Employment status is a topic of employment law that is constantly being debated, especially in the dental industry where it can be difficult to establish whether someone is genuinely self-employed, because of the way in which dental practices work. Most dental associates and a large proportion of hygienists and therapists will be engaged at a Practice as self-employed, however in reality it is the way in which those individuals work, rather than what is written on a piece of paper, that will determine their self-employed status. This is a topic that was addressed in the recent case of Varnish v British Cycling.
The self-employed individual was a track cyclist and her contract with British Cycling was not renewed due to performance, however she alleged this was an act of discrimination and unfair dismissal. The Employment Tribunal decided that she was not a worker or an employee and therefore could not be unfairly dismissed.
The Employment Appeal Tribunal (EAT) made the following observations in respect of the historical decisions on employment status:
- The requirement that there be a mutuality of obligation is simply a refinement of the requirement to provide work and skill to an employer;
- The ‘dominant purpose; test of what the main reason is for a person’s engagement can be used to distinguish between workers and non-workers as well as employees and non-employees;
- The starting point should usually be that an employee has lesser bargaining power than an employer and the lack of ability to negotiate individual terms will normally point towards rather than away from employee status;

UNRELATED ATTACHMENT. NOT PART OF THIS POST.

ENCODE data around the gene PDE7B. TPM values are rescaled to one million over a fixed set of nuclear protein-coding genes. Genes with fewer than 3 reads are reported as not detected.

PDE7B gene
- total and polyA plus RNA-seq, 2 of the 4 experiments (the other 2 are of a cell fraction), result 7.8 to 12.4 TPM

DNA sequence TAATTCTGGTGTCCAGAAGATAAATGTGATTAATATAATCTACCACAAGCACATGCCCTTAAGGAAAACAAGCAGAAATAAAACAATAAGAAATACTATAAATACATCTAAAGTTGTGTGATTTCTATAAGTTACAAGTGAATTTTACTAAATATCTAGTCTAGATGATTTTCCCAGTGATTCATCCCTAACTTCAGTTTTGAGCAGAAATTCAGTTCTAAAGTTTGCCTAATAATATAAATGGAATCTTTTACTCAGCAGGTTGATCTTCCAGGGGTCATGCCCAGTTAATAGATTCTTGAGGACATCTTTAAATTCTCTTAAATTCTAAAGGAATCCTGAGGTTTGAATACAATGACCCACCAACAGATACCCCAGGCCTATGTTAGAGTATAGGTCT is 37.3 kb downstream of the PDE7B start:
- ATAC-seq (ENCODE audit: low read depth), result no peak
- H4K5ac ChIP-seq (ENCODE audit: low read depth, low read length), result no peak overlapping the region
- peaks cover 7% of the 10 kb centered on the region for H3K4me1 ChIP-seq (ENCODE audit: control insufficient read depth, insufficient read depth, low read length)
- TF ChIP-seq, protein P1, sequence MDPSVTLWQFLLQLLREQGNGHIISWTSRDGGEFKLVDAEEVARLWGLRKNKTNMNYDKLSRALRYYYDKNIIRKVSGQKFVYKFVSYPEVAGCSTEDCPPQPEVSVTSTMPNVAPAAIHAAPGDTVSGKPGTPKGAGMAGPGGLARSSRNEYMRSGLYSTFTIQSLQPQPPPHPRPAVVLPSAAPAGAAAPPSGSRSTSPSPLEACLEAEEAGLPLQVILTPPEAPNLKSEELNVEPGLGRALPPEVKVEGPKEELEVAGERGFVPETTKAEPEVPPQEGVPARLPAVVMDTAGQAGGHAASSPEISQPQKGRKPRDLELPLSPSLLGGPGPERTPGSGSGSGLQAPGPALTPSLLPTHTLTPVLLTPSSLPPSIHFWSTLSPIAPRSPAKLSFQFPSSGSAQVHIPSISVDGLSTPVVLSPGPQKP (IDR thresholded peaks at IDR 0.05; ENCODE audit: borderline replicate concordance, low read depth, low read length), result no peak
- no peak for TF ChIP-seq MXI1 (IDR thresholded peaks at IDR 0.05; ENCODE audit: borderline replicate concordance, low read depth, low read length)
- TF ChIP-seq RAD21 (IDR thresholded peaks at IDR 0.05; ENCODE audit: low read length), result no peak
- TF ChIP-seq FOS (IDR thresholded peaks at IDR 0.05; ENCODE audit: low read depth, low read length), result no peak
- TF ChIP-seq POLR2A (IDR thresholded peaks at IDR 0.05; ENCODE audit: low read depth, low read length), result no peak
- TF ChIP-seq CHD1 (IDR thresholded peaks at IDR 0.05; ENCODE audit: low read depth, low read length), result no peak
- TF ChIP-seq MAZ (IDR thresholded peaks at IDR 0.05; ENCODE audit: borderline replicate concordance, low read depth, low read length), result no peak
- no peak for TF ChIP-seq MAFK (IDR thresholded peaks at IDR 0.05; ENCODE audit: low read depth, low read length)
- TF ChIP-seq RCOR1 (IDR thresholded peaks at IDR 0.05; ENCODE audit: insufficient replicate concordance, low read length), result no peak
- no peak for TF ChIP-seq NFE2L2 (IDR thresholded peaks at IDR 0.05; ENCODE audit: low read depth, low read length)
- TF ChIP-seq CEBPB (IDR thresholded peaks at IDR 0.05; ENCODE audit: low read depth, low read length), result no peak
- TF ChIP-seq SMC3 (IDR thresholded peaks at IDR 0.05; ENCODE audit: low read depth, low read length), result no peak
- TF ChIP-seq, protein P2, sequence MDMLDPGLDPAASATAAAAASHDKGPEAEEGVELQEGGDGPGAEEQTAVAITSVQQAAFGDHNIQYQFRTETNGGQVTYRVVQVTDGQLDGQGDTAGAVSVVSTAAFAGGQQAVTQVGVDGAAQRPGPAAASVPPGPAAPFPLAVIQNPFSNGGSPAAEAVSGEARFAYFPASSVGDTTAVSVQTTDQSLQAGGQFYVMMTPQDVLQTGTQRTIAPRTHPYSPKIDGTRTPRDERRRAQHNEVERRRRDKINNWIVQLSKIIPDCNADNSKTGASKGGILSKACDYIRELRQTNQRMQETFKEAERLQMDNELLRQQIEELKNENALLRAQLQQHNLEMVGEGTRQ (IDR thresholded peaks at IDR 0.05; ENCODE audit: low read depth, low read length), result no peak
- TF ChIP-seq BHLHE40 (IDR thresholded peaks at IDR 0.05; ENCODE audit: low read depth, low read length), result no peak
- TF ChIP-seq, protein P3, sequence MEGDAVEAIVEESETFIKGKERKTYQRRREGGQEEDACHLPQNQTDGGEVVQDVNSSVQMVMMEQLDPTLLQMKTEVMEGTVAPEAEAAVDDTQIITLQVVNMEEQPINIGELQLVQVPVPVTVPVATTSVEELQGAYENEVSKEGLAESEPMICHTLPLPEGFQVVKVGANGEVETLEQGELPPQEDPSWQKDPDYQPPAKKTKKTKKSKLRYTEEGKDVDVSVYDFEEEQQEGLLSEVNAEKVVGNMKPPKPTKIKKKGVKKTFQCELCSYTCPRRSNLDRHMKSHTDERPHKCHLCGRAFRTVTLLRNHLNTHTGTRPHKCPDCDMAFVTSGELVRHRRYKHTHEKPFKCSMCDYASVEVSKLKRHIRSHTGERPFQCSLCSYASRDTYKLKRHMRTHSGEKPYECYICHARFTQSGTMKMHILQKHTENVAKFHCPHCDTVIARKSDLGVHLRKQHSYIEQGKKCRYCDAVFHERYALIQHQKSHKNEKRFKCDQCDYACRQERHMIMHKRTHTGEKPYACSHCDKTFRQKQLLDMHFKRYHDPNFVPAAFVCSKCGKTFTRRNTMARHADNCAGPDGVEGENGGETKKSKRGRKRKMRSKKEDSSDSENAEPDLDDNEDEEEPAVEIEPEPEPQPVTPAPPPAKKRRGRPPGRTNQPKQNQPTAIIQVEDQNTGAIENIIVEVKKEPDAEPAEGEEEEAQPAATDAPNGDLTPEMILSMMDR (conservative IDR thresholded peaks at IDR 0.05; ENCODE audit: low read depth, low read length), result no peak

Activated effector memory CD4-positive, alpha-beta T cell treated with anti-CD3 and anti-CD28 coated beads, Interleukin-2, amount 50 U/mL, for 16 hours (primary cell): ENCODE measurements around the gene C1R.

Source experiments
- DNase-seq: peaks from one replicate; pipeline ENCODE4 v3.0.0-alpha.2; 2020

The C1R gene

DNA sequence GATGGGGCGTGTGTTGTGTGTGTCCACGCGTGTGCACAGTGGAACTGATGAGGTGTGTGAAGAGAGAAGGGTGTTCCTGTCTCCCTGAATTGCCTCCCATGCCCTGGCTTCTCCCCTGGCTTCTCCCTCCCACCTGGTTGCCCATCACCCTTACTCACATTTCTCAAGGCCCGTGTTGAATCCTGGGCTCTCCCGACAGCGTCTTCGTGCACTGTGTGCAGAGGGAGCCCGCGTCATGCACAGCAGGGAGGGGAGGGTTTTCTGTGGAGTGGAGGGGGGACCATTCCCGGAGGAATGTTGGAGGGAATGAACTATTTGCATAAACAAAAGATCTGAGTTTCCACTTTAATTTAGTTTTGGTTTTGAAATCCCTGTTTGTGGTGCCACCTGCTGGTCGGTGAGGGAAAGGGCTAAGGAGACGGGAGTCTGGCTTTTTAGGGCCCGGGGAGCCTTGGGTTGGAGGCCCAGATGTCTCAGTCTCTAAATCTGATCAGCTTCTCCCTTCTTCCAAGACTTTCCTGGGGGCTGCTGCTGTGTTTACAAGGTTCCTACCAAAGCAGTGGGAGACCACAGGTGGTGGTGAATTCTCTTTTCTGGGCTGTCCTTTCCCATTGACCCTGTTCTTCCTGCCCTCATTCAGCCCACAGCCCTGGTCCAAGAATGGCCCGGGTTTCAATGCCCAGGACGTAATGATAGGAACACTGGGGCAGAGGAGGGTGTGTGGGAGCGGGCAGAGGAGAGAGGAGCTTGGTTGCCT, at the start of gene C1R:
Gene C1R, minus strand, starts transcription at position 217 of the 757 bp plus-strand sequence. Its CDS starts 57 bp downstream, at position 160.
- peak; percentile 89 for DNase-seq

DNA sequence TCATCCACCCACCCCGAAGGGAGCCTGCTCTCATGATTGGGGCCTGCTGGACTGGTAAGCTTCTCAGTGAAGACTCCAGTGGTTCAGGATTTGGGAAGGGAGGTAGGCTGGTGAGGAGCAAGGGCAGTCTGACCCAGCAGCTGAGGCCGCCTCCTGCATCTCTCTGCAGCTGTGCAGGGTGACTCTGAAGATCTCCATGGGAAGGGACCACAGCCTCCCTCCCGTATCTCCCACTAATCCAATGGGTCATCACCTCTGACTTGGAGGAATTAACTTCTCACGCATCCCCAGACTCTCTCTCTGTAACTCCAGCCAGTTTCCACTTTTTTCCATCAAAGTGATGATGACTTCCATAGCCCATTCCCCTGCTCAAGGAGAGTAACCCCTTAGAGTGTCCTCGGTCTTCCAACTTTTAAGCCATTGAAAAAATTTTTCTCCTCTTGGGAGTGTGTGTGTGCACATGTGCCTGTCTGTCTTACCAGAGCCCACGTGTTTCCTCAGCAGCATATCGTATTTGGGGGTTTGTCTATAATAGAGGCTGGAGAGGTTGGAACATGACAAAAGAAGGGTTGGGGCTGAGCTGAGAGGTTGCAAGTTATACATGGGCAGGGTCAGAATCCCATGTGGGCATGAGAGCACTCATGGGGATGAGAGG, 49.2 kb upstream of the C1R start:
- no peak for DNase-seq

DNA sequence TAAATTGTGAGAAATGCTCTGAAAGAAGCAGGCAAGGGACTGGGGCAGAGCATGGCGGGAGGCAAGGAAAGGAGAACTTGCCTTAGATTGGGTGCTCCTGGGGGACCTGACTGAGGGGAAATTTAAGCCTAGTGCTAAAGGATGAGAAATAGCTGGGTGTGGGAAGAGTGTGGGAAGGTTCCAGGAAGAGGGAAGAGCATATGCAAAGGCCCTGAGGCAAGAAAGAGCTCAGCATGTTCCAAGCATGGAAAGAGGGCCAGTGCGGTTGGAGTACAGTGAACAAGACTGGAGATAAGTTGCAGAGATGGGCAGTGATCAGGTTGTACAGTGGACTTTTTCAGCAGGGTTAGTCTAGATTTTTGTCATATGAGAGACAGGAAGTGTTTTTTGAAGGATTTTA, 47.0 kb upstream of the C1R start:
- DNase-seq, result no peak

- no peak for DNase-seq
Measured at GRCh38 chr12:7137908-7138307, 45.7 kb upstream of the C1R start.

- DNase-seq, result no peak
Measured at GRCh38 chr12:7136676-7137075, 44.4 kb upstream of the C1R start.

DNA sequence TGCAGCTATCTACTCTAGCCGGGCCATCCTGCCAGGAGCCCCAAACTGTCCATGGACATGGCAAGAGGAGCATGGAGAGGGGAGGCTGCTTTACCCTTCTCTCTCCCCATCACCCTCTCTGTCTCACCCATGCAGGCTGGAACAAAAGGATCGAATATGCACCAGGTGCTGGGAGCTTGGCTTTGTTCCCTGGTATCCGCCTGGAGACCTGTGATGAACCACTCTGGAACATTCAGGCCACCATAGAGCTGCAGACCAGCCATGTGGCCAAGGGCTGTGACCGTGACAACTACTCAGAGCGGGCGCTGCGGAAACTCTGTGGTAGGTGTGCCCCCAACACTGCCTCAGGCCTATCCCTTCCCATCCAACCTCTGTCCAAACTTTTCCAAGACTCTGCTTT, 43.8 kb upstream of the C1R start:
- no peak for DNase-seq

- After weighing up the competing factors pointing towards employment status and away, the Tribunal should stand back and look at the whole picture before reaching a conclusion.
The tribunal in this case decided that the use of public funds from the National Lottery to provide coaching, the lack of remuneration from British Cycling to Ms Varnish and a grant from UK Sport that took the place of ‘wages’ was inconsistent with being an employee or a worker. The EAT decided that judgment was open to the tribunal where there was no challenge that the written agreement was a sham.
How this impacts you
This decision shows that the way that self-employed individuals are paid can have a huge impact on their self-employed status, therefore it is vital that the terms of any payment are clearly set out in a written Associate Agreement and these are followed in practice. Looking at the factors that the Tribunal relied on, it is also important to ensure that the parties to the Agreement have equal bargaining power and there is no mutuality of obligation.
At FTA Law we draft bespoke Associate Agreements that protect your Practice and contain various self-employed indicators. Contact our employment team on 0330 088 2275 or email@example.com for further information.
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